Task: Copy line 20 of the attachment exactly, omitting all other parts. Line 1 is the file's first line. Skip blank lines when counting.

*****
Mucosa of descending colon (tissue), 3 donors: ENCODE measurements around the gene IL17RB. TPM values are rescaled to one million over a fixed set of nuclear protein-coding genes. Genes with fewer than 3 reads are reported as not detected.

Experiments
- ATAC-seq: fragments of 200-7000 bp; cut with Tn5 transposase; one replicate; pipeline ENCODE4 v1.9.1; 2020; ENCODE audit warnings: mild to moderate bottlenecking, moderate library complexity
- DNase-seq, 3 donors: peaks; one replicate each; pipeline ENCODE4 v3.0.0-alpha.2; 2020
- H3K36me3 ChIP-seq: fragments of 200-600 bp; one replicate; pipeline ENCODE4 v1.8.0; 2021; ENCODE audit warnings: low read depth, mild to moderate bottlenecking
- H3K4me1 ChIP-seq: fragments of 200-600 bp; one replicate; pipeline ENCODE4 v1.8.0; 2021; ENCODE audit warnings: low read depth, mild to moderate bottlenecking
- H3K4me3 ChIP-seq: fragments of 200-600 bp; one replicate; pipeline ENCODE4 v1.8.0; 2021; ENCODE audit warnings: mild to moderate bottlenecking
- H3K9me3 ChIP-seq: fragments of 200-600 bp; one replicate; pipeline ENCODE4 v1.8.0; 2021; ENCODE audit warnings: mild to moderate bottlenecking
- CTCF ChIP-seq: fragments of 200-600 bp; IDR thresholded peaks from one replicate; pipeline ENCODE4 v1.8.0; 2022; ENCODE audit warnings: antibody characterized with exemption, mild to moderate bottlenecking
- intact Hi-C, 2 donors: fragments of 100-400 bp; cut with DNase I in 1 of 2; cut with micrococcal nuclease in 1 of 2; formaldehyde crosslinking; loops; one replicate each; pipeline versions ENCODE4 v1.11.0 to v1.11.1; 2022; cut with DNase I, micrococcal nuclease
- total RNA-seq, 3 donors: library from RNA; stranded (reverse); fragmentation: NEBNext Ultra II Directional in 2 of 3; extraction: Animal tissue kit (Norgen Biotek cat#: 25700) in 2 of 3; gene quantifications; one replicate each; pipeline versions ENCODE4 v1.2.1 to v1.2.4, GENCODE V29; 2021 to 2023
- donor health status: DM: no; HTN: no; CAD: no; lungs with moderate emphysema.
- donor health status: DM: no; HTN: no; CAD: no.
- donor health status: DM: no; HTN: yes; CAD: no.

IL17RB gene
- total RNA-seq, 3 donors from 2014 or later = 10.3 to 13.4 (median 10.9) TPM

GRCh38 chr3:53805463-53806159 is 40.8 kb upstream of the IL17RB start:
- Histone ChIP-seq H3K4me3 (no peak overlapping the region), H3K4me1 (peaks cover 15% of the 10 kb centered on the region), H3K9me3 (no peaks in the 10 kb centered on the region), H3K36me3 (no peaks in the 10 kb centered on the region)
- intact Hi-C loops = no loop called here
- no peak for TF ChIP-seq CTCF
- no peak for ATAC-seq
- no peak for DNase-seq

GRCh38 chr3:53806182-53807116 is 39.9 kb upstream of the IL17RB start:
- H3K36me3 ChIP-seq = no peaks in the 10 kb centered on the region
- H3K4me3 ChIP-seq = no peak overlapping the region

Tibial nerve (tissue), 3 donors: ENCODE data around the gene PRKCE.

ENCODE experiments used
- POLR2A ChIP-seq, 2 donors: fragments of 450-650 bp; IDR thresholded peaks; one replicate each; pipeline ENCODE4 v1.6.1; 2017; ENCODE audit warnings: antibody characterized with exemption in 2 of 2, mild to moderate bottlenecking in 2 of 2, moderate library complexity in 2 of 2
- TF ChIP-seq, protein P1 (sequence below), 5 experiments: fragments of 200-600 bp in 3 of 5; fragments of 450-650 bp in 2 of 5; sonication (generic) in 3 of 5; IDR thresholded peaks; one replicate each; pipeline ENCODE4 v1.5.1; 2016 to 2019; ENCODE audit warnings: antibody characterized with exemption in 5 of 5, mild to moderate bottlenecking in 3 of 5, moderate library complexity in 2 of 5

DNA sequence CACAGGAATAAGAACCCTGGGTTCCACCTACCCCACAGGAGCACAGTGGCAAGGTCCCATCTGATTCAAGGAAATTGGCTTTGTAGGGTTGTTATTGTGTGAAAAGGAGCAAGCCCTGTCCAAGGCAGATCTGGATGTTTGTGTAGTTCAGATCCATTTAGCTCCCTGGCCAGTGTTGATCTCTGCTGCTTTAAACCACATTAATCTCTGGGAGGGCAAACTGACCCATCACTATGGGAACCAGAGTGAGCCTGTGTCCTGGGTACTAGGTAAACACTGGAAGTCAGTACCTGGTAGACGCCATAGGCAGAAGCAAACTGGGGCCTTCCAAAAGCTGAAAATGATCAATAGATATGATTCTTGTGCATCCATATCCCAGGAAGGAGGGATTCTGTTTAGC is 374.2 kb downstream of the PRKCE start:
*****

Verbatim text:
- no peak for TF ChIP-seq CTCF